There’s something fascinating floating around the internet right now, so if you haven’t seen it, you might want to check out the leaked Tom Cruise Scientology video. Nobody knows exactly where it came from, but it’s a pristine copy (i.e, not filmed from a cell phone) of the introductory video for his Best Scientologist Ever award in 2006. Incredibly magnetic. Creepy, sure, but once he gets going, you’ll either be mesmerized or be reminded of a family member who used to beat the shit out of you.
I’ve been something of a Scientology apologist, because I don’t think it gets a fair shake from intellectuals or theologians. As I’ve oft said, if you’re calling thetan auditing in Scientology “crazy”, then you’ve also got to explain transubstantiation in Catholicism, reformed Egyptian tablets in Mormonism, 83% of the Old Testament, and your lucky Atlanta Braves towel. Scientology’s real transgressions occur on the administrative level (the blackmailing, etc.) but as a belief system, I find it as believable as most others.
the Scientology cross(?)
But that’s for other entries to tackle. What fascinates me is Tom Cruise’s refrain of “you’re either in or you’re out!” and the perfervid look he gets in his eyes when he talks about being a part of the action, forcing himself to change, offering details about being unable to pass an accident because he – and you, fellow Thetans – are the only ones who can be responsible.
What is it about the Burning Intensity of the Personally Responsible that people find so easy to adore when searching for a spiritual belief system? Two things strike me about this video: the binary, nuance-free essence of being ALL IN – and the clarity offered by accepting TOTAL RESPONSIBILITY.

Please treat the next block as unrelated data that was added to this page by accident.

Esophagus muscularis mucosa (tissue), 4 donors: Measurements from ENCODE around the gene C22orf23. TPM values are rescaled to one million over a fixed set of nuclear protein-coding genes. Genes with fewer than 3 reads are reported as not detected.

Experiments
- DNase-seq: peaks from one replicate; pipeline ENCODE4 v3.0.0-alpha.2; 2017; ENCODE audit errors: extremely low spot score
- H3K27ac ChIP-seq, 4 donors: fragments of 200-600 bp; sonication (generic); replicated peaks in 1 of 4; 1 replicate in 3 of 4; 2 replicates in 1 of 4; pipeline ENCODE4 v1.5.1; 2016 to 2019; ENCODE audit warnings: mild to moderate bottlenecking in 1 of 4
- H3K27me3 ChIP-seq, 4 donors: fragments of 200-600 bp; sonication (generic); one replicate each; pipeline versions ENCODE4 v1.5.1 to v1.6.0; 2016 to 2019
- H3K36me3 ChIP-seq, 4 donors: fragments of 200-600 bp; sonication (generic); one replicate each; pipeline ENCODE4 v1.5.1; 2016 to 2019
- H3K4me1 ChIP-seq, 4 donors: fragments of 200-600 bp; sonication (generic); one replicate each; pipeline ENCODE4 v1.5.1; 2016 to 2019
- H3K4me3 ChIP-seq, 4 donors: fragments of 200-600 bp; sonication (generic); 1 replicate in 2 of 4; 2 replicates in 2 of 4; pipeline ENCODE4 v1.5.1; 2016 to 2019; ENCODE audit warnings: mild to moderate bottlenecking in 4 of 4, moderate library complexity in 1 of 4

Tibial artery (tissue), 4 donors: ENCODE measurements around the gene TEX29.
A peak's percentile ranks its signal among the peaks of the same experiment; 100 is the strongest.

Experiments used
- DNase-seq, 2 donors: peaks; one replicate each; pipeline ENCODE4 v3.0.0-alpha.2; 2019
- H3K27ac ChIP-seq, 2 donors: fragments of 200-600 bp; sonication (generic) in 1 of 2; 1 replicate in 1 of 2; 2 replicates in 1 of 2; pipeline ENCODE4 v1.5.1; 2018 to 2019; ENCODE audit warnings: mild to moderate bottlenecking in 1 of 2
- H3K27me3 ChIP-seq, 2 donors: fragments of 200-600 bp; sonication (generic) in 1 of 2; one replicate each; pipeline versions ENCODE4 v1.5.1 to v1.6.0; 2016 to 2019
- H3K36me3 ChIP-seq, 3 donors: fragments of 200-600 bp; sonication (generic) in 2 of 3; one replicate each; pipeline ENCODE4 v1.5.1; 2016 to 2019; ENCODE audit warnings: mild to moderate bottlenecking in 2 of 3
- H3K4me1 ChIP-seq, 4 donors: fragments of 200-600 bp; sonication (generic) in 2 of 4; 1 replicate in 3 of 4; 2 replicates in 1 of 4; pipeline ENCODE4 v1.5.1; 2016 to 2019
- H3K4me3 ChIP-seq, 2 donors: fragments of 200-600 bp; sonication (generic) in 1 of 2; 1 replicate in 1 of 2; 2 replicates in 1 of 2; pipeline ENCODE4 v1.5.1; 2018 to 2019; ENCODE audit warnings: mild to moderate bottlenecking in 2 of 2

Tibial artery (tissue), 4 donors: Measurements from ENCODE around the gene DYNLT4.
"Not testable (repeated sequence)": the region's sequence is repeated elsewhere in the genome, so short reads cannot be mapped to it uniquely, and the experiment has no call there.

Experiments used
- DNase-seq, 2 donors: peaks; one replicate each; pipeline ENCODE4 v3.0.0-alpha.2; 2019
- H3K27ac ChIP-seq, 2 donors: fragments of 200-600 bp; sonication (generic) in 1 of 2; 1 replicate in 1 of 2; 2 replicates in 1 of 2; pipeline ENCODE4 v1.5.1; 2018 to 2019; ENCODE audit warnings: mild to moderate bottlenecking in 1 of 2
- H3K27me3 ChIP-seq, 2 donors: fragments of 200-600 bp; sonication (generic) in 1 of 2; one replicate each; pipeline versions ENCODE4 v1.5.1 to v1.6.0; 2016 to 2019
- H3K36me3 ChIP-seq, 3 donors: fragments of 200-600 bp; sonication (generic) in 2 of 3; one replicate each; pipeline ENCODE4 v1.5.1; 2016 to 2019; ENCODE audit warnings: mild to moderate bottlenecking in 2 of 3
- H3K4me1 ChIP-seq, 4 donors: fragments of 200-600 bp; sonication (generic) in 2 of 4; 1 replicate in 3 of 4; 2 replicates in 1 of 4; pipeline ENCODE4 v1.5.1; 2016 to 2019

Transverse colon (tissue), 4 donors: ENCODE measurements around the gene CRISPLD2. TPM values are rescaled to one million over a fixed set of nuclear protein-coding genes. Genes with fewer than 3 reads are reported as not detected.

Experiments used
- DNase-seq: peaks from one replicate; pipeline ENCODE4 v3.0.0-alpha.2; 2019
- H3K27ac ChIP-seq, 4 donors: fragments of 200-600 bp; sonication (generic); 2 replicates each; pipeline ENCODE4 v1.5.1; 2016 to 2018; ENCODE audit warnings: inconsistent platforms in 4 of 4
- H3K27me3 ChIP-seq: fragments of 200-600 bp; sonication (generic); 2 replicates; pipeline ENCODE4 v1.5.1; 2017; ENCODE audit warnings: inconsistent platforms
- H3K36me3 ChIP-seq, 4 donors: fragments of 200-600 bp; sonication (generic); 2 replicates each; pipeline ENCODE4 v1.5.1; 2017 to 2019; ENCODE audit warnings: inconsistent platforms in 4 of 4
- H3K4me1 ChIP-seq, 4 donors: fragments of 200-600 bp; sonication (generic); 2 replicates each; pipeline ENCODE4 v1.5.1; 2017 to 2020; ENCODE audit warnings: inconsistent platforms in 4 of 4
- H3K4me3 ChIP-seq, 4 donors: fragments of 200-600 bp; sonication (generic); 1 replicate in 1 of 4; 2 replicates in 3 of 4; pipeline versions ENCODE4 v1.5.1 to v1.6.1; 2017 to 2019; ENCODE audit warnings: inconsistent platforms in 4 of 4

I guess it shouldn’t come as a surprise, as most people looking for a way out of their addiction, depression or meaninglessness find a lot of help in letting go of the ego and taking responsibility for their actions. Hell, it’s almost the prime directive of AA, an organization for which I have incredible respect. But AA always seems to remain human, and they generally reject orthodoxy with a good dose of humor. Their phrase “one day at a time” has been lost to coffee kitty-cat cliché, but it’s subtly brilliant: they’re not saying you can NEVER DRINK AGAIN, they’re saying “just don’t drink today.”
Conversely, the Scientologists offer their way or the highway, which has got to be attractive to someone who has been strung out on the highway too long. But the constant emphasis on personal responsibility starts to sound a lot less like compunction and more like another drug. Scientology’s distant cousin, the Landmark Forum, dabbles in the same pool: I’ve seen friends emerge from Forum meetings awash in the revolutionary spirit of Taking Back Their Lives From Themselves, and for about three weeks, it’s a crazy ride.
To me, taking ferocious personal responsibility is just the flip side of shame, and not too far from the untreated addict behavior of someone like Mel Gibson or George Bush. Gibson flagellates (or, more accurately, gets off on) his demons by making grisly Bible porn like “Passion of the Christ”, while Bush (by my best guess) sublimates his alcoholism with bizarre bursts of evangelism and thousands of milligrams of antidepressants (which, in turn, makes him behave with wanton cruelty and robs him of the ability to admit – or care – about fault).
Even the most proletariat dime-store psychologist we’ve got going, Dr. Phil, has made millions telling people it’s all their fault. Audiences lap up his admonitions, and infantalize in the presence of his glowing pate. The problem is, self-recrimination may feel good, but like masturbation, its effects are temporary.
I think AA has it right. I sometimes wish there was an AA for non-alcoholics like me, but I swipe the stuff I like: the relief of the happy medium. Understand your faults, but also, make sure to tell yourself it’s okay to fail over and over. There’s nothing more invigorating than an epiphany that you adopt with fiery fervor, but what good is a revolution that doesn’t last the afternoon?